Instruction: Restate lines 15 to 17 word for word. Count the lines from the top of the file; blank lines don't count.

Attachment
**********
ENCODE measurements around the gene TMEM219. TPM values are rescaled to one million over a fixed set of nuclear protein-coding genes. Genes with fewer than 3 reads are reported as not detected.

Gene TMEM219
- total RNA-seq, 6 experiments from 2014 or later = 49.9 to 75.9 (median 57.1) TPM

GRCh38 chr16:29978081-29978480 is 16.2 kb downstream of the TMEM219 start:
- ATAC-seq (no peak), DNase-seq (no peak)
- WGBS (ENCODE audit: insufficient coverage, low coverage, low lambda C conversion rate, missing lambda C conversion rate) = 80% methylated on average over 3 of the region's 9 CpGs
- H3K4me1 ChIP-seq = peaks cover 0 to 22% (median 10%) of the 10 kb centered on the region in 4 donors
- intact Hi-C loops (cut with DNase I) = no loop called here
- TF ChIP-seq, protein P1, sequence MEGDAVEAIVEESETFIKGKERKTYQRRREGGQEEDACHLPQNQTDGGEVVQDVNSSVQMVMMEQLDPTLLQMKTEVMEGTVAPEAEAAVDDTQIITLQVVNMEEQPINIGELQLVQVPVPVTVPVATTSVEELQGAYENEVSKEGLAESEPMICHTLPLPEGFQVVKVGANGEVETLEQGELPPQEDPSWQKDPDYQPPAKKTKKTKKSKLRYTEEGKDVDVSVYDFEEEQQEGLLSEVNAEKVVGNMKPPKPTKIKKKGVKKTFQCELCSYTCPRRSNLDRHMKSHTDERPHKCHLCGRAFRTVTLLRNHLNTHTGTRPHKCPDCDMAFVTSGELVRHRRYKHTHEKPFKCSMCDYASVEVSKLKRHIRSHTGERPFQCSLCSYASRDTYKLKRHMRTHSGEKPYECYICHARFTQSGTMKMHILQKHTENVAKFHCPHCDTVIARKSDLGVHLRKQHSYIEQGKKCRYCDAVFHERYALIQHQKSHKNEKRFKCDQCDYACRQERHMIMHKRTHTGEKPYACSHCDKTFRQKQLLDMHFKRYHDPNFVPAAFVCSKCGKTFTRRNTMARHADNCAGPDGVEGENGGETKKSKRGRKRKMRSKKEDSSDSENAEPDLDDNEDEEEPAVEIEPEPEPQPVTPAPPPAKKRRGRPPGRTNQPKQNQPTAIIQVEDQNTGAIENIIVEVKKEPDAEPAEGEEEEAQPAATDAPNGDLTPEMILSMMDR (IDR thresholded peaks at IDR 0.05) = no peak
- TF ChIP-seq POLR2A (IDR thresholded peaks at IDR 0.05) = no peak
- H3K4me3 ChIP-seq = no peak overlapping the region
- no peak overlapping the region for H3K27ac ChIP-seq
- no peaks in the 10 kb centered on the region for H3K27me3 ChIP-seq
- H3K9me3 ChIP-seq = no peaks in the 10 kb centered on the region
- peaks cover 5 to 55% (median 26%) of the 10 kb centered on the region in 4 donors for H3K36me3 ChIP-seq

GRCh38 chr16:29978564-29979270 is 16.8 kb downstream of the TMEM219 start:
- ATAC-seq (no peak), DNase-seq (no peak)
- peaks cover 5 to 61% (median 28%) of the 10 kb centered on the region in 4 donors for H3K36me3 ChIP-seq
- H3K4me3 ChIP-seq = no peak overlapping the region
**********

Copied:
- peaks cover 5 to 55% (median 26%) of the 10 kb centered on the region in 4 donors for H3K36me3 ChIP-seq

GRCh38 chr16:29978564-29979270 is 16.8 kb downstream of the TMEM219 start:
- ATAC-seq (no peak), DNase-seq (no peak)